Gov. eyes health, city aid cuts

ST. PAUL -- Minnesota's cities, counties and poor residents needing health care would be most affected by Gov. Tim Pawlenty's plan to balance the state budget.

No tax hikes
Gov. Tim Pawlenty announces Monday how he will cut $1.2 billion to balance the state budget. Also pictured is Management and Budget Commissioner Tom Hanson. Tribune photo by Don Davis

ST. PAUL -- Minnesota's cities, counties and poor residents needing health care would be most affected by Gov. Tim Pawlenty's plan to balance the state budget.

Even before Monday's $1.2 billion proposal, Pawlenty cut $2.7 billion from the current budget last summer, bringing total spending for the two years to just above $30 billion.

The Democratic-controlled Legislature must approve budget changes, and many say they need to raise taxes to keep services at acceptable levels.

The governor has said all along that he refuses to allow any state tax increases.

"The historic drop in the economy has caused an historic drop in state revenues," Pawlenty said. "Government has to live within its means by setting priorities and tightening its belt just like everyone else."


Most state agencies would experience a 6 percent cut under the plan.

Among Democrats' biggest complaints was about the $387 million health-care cut that would be replaced with federal money. The federal funds, part of a health-care reform bill, have not been approved and Pawlenty said he would need to revisit the issue if the funds are not forthcoming.

"It is a budget that is balanced only if we get money from the federal government," House Majority Leader Tony Sertich, DFL-Chisholm, said.

Nursing homes would see a 2.5 percent drop in state payments.

The major MinnesotaCare budget cut would be to adults without children. While the poorest still would be eligible for the state-subsidized health insurance, an estimated 21,500 would lose coverage. Those remaining on MinnesotaCare would pay higher premiums.

The Pawlenty proposal would delay $1.8 million due in March for rural hospitals until July. The plan also would eliminate a number of other health programs, ranging from grants for mentally ill children to those providing drug and alcohol abuse prevention programs for American Indians.

Cuts to elderly services will hurt in a time when more Minnesotans are reaching nursing-home age, senior advocates said.

"The current infrastructure for older adult services is shaky at best -- at a critical time in this state," said Patti Cullen, of Care Providers of Minnesota. "In preparation for the upcoming age wave, we must prioritize older adult services and strengthen the core service delivery system for older adult services. Minnesota cannot sustain the increased demand for services if we continue with our current payment and delivery system."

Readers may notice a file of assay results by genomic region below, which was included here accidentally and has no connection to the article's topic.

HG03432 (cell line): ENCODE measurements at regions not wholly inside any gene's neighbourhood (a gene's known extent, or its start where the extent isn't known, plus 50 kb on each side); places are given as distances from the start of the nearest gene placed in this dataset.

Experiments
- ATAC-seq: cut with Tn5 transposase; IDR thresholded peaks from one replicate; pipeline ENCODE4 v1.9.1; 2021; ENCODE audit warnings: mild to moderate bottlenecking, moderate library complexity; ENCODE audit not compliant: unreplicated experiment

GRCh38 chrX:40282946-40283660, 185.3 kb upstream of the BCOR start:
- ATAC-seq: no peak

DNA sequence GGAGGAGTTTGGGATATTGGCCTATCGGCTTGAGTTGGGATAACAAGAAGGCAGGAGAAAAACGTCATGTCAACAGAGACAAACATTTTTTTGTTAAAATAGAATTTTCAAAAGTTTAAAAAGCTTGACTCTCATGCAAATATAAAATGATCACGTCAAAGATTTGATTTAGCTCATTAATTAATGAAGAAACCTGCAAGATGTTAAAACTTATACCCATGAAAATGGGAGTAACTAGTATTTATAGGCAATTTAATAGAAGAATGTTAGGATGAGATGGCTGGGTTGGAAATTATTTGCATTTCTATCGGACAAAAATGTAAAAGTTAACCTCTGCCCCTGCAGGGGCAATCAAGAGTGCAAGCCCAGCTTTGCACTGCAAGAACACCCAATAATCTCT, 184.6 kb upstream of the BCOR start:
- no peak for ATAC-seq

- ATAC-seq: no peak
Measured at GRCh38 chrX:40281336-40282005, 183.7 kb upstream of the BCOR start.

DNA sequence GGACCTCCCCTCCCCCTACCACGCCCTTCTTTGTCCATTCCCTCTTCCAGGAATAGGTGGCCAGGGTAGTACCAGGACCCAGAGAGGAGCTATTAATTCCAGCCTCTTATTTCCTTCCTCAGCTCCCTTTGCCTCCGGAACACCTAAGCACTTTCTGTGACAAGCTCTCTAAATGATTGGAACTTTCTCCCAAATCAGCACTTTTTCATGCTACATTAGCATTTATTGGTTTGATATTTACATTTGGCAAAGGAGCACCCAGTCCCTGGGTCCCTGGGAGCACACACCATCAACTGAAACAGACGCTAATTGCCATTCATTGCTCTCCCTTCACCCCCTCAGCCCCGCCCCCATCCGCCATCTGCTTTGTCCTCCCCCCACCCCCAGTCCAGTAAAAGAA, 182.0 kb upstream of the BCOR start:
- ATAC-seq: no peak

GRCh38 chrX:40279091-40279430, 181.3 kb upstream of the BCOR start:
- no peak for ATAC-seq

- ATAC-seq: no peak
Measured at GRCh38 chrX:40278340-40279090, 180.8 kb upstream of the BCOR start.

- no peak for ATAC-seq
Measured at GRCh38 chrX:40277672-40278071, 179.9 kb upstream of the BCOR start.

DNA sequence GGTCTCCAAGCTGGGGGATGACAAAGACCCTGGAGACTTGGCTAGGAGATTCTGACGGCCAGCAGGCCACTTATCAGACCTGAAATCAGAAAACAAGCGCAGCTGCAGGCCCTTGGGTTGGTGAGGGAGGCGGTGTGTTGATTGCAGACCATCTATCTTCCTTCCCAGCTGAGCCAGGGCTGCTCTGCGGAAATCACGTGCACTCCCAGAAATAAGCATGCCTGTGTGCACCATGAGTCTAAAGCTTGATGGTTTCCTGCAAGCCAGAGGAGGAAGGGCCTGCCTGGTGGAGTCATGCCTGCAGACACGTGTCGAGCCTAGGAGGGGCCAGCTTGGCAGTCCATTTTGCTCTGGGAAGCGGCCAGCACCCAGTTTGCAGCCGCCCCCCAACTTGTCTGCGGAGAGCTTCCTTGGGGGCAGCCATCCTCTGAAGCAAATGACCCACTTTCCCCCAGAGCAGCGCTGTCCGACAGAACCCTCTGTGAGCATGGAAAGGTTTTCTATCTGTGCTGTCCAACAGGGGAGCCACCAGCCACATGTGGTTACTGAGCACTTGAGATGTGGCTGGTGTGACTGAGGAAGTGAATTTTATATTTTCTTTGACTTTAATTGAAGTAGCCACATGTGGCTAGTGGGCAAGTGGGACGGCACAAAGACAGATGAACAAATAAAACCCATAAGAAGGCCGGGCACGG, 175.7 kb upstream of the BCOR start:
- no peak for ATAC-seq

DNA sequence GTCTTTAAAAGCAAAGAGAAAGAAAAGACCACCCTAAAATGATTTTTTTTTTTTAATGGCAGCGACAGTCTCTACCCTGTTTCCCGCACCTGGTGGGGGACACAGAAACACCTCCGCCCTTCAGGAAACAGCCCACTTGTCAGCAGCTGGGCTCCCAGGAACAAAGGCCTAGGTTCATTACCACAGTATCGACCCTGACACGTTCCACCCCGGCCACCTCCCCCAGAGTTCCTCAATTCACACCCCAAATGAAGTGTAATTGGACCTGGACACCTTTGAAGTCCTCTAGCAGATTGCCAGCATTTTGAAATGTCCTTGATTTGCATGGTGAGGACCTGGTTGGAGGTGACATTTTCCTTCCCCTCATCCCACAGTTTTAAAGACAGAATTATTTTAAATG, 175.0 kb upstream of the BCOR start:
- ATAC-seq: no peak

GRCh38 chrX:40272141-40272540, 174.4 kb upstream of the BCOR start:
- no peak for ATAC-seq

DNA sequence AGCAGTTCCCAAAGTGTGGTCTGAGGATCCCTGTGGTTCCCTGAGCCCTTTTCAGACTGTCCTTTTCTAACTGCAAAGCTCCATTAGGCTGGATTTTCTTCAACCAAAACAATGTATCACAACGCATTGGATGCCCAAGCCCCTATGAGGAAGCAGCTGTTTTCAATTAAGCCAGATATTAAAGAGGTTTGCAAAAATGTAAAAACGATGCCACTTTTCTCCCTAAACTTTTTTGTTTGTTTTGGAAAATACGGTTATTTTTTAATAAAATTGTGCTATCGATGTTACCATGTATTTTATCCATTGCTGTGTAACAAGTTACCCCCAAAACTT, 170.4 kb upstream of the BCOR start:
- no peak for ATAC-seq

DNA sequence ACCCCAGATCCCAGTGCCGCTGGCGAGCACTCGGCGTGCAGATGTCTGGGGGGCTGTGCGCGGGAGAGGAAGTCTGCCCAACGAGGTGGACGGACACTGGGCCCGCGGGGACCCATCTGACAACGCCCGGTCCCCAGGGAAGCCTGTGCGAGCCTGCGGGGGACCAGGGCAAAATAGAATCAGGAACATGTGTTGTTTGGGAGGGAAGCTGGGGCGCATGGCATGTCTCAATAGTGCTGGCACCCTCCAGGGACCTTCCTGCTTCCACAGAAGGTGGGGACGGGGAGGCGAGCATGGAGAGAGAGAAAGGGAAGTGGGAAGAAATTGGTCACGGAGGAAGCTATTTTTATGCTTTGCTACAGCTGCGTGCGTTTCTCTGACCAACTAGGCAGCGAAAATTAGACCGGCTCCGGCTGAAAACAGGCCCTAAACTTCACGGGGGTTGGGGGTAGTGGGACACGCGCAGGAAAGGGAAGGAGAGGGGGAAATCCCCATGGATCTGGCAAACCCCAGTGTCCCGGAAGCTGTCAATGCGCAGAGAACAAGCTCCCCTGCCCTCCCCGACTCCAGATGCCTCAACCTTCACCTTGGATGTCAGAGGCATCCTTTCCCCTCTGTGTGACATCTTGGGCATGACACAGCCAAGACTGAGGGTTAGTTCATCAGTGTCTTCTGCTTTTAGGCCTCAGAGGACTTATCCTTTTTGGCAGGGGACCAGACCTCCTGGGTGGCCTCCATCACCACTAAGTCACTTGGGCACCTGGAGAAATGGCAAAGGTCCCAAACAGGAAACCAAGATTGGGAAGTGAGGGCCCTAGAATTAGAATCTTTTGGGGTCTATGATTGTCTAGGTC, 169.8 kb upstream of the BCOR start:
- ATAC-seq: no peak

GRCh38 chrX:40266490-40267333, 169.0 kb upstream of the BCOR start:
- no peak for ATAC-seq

While mostly making cuts, Pawlenty proposed an increase of $1.4 million next year for the Fergus Falls Veterans' Home so it can open an addition sooner than expected.

The governor would cut some business taxes.

Fees would raise little under the governor's proposal, but some money brought in by fees would be transferred from specific funds to the state general fund.

Pawlenty would change some state boards, such as one promoting film and television production, to private nonprofit status.

The governor said that he set priorities when he made his proposals, but federal rules tied his hands. The Republican governor said he would have cut higher education funding more than he did, but since the state accepted federal funding last year rules limited how much he could cut.

As for city and county aid, Pawlenty said those programs just are not as important as ones he saves, such as public schools, the military, veterans and public safety.

The head of the League of Minnesota Cities called local cuts "catastrophic." Jim Miller said that without state tax increases, cities will have no options other than to raise property taxes or cut services.

Cities already have cut budgets, he said, and there is little left to cut.


"The governor's proposal will be devastating to Minnesota communities," Cloquet Mayor Bruce Ahlgren said, speaking for the Coalition of Greater Minnesota Cities. "If this is passed, Minnesotans need to brace for deep reductions in snowplowing and pothole repair, fewer police and firefighters, closed libraries, closed parks and closed community swimming pools."

Ahlgren called Pawlenty's proposal reckless.

Davis reports for Forum Communications Co.

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